The year couldn’t have started better for Google and autonomous vehicles. The U.S. Federal Government has finally caved in and recognized driverless cars as legal vehicles, adequate for roadways.
As a response to a petition made by Chris Urmson, Google’s director for autonomous cars, NHTSA send a letter that clarifies the position of a driverless car in vehicle legislation. Basically, while there is no steering wheel, brakes or human presence to speak of, the self-driving system will be consider “the driver”.
If no human occupant of the vehicle can actually drive the vehicle, it is more reasonable to identify the driver as whatever (as opposed to whoever) is doing the driving. In this instance, an item of motor vehicle equipment, the SDS, is actually driving the vehicle.
All well and good, but how will the authorities react when there is an accident or mistep from the company’s part? Where will the tickets and blame go? That is something that will require careful deliberation and change of legislation or exemptions from it.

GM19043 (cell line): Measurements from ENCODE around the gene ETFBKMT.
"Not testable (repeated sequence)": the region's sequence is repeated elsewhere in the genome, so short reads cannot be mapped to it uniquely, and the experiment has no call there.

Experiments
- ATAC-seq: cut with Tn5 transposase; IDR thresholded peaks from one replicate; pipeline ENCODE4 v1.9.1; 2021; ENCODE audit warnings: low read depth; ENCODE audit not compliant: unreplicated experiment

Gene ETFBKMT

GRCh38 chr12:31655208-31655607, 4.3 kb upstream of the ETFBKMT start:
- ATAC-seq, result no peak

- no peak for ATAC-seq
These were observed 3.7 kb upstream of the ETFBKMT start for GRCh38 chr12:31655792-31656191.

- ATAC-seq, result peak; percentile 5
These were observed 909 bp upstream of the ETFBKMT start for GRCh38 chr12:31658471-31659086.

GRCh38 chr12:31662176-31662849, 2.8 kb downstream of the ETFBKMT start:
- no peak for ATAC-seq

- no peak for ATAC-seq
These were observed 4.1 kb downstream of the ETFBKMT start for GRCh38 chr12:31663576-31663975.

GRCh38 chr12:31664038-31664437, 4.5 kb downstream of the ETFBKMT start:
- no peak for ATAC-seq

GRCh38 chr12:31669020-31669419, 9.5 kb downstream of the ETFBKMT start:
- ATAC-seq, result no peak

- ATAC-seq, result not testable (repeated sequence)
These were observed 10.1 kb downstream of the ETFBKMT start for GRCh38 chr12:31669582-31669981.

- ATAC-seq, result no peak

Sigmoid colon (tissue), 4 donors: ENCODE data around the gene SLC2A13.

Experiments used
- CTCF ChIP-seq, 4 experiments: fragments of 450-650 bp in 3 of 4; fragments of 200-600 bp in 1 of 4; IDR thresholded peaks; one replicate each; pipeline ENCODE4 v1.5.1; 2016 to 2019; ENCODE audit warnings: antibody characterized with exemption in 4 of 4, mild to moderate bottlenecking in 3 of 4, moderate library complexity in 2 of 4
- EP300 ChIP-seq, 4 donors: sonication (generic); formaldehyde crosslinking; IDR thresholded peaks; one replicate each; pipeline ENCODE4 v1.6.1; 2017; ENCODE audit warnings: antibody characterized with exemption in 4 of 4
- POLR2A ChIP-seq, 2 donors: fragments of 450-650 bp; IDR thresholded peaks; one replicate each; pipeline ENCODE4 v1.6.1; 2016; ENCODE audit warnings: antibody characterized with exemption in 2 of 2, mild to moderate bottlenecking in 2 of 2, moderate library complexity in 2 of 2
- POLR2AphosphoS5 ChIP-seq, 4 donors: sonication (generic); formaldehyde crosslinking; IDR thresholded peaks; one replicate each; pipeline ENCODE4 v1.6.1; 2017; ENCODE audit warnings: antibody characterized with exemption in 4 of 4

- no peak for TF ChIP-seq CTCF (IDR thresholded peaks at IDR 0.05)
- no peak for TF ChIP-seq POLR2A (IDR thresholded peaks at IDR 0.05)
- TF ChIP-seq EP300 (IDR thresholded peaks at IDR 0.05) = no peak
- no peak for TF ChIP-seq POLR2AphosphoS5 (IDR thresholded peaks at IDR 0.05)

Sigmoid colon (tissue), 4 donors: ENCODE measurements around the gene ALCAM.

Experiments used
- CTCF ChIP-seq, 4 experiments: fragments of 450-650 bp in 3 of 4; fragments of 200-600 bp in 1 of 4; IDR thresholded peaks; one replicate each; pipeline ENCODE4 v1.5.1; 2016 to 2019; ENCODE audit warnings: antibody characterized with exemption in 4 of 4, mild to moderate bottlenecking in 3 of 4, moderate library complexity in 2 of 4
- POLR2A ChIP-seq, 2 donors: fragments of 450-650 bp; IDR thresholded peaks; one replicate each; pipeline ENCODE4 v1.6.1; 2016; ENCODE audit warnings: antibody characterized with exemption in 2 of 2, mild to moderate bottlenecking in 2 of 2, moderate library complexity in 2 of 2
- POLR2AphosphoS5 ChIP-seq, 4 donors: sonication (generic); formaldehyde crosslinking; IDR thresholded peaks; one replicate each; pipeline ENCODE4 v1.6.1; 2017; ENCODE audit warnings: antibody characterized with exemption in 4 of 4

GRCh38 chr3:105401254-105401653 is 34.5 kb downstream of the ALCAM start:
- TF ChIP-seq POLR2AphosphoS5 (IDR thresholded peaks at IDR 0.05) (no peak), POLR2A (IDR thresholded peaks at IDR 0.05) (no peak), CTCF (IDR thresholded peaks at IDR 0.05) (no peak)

For now, legislation attributes responsability like pulling the brakes to human parts: “shall be activated by means of a foot control”. So, how could an autonomous car relate to it? Another conundrum is rear visibility, which feds won’t be able to examine in one of Google’s cars, since they don’t have the information and equipment needed.
We’re far from seeing driverless vehicles as consumer goods, if we think about the time they will take to adapt to new circumstances. Nonetheless, the government’s flexible position to this issue is a great victory and a promise to see this technology evolve rapidly.